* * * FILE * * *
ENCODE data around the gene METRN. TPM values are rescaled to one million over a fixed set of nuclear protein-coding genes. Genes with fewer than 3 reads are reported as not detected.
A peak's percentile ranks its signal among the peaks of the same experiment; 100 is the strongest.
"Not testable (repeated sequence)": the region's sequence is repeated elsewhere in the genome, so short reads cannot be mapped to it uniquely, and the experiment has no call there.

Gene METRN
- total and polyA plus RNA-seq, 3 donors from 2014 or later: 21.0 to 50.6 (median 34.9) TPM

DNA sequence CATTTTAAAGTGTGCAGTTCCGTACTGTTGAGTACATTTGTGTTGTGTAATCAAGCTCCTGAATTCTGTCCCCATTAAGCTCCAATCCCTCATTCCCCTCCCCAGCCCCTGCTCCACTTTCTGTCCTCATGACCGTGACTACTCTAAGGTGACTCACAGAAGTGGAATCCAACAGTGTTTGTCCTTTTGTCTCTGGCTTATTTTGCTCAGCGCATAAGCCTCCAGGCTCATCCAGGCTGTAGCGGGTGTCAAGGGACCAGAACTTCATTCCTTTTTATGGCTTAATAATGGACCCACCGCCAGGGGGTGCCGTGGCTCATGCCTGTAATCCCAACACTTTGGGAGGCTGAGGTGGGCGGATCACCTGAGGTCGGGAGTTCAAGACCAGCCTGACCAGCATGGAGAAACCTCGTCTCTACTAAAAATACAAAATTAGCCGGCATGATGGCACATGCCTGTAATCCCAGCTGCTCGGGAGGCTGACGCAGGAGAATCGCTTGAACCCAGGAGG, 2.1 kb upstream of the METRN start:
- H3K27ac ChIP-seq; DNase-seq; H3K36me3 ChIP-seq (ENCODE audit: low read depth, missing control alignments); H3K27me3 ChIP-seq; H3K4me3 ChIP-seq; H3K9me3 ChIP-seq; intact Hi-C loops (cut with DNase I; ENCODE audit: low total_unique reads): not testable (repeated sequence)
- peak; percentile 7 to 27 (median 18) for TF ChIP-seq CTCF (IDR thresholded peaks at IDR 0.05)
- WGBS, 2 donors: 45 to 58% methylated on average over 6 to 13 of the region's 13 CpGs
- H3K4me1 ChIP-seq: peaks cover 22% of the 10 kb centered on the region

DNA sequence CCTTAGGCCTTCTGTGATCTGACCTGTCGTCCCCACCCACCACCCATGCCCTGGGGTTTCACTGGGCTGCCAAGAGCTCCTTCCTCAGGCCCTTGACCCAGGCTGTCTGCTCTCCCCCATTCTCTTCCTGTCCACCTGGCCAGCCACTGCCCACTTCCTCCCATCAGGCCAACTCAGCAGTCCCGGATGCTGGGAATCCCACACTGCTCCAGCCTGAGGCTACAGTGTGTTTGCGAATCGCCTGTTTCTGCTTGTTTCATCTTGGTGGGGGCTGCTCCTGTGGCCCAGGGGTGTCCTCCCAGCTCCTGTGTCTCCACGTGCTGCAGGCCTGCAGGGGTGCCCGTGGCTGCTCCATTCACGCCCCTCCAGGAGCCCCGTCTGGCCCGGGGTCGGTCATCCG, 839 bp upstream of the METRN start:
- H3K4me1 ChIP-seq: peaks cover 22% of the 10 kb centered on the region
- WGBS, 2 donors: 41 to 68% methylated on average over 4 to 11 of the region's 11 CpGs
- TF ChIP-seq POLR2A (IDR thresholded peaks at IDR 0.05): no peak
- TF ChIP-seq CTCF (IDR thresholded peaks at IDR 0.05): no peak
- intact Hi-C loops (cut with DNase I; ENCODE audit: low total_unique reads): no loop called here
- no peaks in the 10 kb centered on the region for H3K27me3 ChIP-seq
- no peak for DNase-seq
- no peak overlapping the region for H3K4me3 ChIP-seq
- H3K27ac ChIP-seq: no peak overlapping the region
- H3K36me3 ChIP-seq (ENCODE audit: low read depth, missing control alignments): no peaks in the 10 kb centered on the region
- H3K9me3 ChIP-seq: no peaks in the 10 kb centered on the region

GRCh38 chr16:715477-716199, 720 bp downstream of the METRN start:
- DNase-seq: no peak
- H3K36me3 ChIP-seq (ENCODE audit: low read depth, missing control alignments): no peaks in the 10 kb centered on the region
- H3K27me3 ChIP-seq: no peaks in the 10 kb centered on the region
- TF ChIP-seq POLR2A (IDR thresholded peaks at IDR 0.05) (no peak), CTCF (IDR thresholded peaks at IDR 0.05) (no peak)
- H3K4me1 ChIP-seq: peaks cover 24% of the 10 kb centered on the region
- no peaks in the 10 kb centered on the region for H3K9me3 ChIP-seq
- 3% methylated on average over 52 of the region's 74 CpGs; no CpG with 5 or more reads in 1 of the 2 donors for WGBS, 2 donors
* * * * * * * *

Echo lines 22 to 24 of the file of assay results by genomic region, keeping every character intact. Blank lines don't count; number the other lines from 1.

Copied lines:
- H3K9me3 ChIP-seq: no peaks in the 10 kb centered on the region

GRCh38 chr16:715477-716199, 720 bp downstream of the METRN start:
- DNase-seq: no peak